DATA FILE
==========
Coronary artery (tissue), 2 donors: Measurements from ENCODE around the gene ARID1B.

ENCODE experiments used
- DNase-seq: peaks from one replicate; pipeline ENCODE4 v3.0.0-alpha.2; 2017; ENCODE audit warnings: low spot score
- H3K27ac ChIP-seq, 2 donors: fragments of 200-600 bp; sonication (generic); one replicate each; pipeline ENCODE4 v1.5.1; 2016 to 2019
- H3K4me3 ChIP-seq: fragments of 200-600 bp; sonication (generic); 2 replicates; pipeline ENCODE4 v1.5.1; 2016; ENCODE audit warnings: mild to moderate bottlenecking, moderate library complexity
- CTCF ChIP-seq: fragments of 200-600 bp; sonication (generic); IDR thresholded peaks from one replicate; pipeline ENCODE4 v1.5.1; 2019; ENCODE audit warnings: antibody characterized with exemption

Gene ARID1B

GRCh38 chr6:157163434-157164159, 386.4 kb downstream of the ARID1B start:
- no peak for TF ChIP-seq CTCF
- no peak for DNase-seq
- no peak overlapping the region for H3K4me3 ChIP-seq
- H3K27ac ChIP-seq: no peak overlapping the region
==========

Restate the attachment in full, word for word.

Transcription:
Coronary artery (tissue), 2 donors: Measurements from ENCODE around the gene ARID1B.

ENCODE experiments used
- DNase-seq: peaks from one replicate; pipeline ENCODE4 v3.0.0-alpha.2; 2017; ENCODE audit warnings: low spot score
- H3K27ac ChIP-seq, 2 donors: fragments of 200-600 bp; sonication (generic); one replicate each; pipeline ENCODE4 v1.5.1; 2016 to 2019
- H3K4me3 ChIP-seq: fragments of 200-600 bp; sonication (generic); 2 replicates; pipeline ENCODE4 v1.5.1; 2016; ENCODE audit warnings: mild to moderate bottlenecking, moderate library complexity
- CTCF ChIP-seq: fragments of 200-600 bp; sonication (generic); IDR thresholded peaks from one replicate; pipeline ENCODE4 v1.5.1; 2019; ENCODE audit warnings: antibody characterized with exemption

Gene ARID1B

GRCh38 chr6:157163434-157164159, 386.4 kb downstream of the ARID1B start:
- no peak for TF ChIP-seq CTCF
- no peak for DNase-seq
- no peak overlapping the region for H3K4me3 ChIP-seq
- H3K27ac ChIP-seq: no peak overlapping the region